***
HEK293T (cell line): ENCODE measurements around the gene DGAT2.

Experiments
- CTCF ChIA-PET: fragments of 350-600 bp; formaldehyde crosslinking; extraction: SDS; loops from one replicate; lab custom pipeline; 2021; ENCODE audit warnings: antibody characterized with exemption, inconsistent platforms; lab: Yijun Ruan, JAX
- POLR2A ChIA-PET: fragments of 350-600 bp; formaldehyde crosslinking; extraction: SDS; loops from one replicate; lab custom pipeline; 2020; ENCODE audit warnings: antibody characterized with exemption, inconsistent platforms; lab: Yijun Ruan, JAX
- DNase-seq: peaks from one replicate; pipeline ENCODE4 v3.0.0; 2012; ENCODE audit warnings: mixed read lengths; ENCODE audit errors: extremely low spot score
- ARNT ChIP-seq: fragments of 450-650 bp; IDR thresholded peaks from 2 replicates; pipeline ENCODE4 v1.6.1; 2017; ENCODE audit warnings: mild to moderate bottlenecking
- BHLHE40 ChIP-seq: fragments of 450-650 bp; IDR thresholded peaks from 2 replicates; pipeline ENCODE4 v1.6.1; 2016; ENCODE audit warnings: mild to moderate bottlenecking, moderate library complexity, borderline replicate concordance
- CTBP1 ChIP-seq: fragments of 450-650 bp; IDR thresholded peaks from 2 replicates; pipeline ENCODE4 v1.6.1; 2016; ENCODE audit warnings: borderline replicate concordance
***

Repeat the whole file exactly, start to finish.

HEK293T (cell line): ENCODE measurements around the gene DGAT2.

Experiments
- CTCF ChIA-PET: fragments of 350-600 bp; formaldehyde crosslinking; extraction: SDS; loops from one replicate; lab custom pipeline; 2021; ENCODE audit warnings: antibody characterized with exemption, inconsistent platforms; lab: Yijun Ruan, JAX
- POLR2A ChIA-PET: fragments of 350-600 bp; formaldehyde crosslinking; extraction: SDS; loops from one replicate; lab custom pipeline; 2020; ENCODE audit warnings: antibody characterized with exemption, inconsistent platforms; lab: Yijun Ruan, JAX
- DNase-seq: peaks from one replicate; pipeline ENCODE4 v3.0.0; 2012; ENCODE audit warnings: mixed read lengths; ENCODE audit errors: extremely low spot score
- ARNT ChIP-seq: fragments of 450-650 bp; IDR thresholded peaks from 2 replicates; pipeline ENCODE4 v1.6.1; 2017; ENCODE audit warnings: mild to moderate bottlenecking
- BHLHE40 ChIP-seq: fragments of 450-650 bp; IDR thresholded peaks from 2 replicates; pipeline ENCODE4 v1.6.1; 2016; ENCODE audit warnings: mild to moderate bottlenecking, moderate library complexity, borderline replicate concordance
- CTBP1 ChIP-seq: fragments of 450-650 bp; IDR thresholded peaks from 2 replicates; pipeline ENCODE4 v1.6.1; 2016; ENCODE audit warnings: borderline replicate concordance